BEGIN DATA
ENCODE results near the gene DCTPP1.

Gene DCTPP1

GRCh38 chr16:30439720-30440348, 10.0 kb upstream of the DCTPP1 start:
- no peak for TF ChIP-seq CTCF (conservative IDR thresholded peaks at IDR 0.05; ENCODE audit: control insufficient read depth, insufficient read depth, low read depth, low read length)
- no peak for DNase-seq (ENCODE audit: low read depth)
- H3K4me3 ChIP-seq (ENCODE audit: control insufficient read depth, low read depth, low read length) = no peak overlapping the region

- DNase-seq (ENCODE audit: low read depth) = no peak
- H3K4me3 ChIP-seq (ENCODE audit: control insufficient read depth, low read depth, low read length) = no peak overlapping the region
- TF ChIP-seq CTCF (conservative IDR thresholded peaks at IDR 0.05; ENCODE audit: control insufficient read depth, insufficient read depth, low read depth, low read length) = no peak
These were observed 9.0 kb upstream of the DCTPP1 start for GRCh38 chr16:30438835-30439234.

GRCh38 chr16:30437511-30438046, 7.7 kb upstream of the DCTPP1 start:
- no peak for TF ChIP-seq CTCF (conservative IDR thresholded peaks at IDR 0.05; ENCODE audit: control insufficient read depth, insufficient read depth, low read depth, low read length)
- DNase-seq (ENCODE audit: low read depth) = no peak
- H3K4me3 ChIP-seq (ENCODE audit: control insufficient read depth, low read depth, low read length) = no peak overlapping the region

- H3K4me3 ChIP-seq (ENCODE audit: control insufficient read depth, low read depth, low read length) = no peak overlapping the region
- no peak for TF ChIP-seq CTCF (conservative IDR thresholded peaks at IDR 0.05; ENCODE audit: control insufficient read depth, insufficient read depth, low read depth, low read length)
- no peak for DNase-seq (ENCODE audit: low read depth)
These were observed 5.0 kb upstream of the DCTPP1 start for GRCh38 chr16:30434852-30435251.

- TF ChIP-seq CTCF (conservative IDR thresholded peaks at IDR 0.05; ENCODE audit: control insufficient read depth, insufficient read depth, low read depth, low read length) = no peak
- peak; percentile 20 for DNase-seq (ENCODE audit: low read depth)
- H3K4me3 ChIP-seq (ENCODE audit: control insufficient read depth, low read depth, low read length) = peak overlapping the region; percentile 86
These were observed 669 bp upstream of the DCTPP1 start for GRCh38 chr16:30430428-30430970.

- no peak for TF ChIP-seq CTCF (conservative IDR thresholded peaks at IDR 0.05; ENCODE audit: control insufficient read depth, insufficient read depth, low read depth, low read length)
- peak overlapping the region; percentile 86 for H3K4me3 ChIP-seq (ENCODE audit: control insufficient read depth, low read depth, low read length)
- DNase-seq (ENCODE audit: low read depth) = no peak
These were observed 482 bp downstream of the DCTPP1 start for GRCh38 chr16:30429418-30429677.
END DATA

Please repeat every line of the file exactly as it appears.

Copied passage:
ENCODE results near the gene DCTPP1.

Gene DCTPP1

GRCh38 chr16:30439720-30440348, 10.0 kb upstream of the DCTPP1 start:
- no peak for TF ChIP-seq CTCF (conservative IDR thresholded peaks at IDR 0.05; ENCODE audit: control insufficient read depth, insufficient read depth, low read depth, low read length)
- no peak for DNase-seq (ENCODE audit: low read depth)
- H3K4me3 ChIP-seq (ENCODE audit: control insufficient read depth, low read depth, low read length) = no peak overlapping the region

- DNase-seq (ENCODE audit: low read depth) = no peak
- H3K4me3 ChIP-seq (ENCODE audit: control insufficient read depth, low read depth, low read length) = no peak overlapping the region
- TF ChIP-seq CTCF (conservative IDR thresholded peaks at IDR 0.05; ENCODE audit: control insufficient read depth, insufficient read depth, low read depth, low read length) = no peak
These were observed 9.0 kb upstream of the DCTPP1 start for GRCh38 chr16:30438835-30439234.

GRCh38 chr16:30437511-30438046, 7.7 kb upstream of the DCTPP1 start:
- no peak for TF ChIP-seq CTCF (conservative IDR thresholded peaks at IDR 0.05; ENCODE audit: control insufficient read depth, insufficient read depth, low read depth, low read length)
- DNase-seq (ENCODE audit: low read depth) = no peak
- H3K4me3 ChIP-seq (ENCODE audit: control insufficient read depth, low read depth, low read length) = no peak overlapping the region

- H3K4me3 ChIP-seq (ENCODE audit: control insufficient read depth, low read depth, low read length) = no peak overlapping the region
- no peak for TF ChIP-seq CTCF (conservative IDR thresholded peaks at IDR 0.05; ENCODE audit: control insufficient read depth, insufficient read depth, low read depth, low read length)
- no peak for DNase-seq (ENCODE audit: low read depth)
These were observed 5.0 kb upstream of the DCTPP1 start for GRCh38 chr16:30434852-30435251.

- TF ChIP-seq CTCF (conservative IDR thresholded peaks at IDR 0.05; ENCODE audit: control insufficient read depth, insufficient read depth, low read depth, low read length) = no peak
- peak; percentile 20 for DNase-seq (ENCODE audit: low read depth)
- H3K4me3 ChIP-seq (ENCODE audit: control insufficient read depth, low read depth, low read length) = peak overlapping the region; percentile 86
These were observed 669 bp upstream of the DCTPP1 start for GRCh38 chr16:30430428-30430970.

- no peak for TF ChIP-seq CTCF (conservative IDR thresholded peaks at IDR 0.05; ENCODE audit: control insufficient read depth, insufficient read depth, low read depth, low read length)
- peak overlapping the region; percentile 86 for H3K4me3 ChIP-seq (ENCODE audit: control insufficient read depth, low read depth, low read length)
- DNase-seq (ENCODE audit: low read depth) = no peak
These were observed 482 bp downstream of the DCTPP1 start for GRCh38 chr16:30429418-30429677.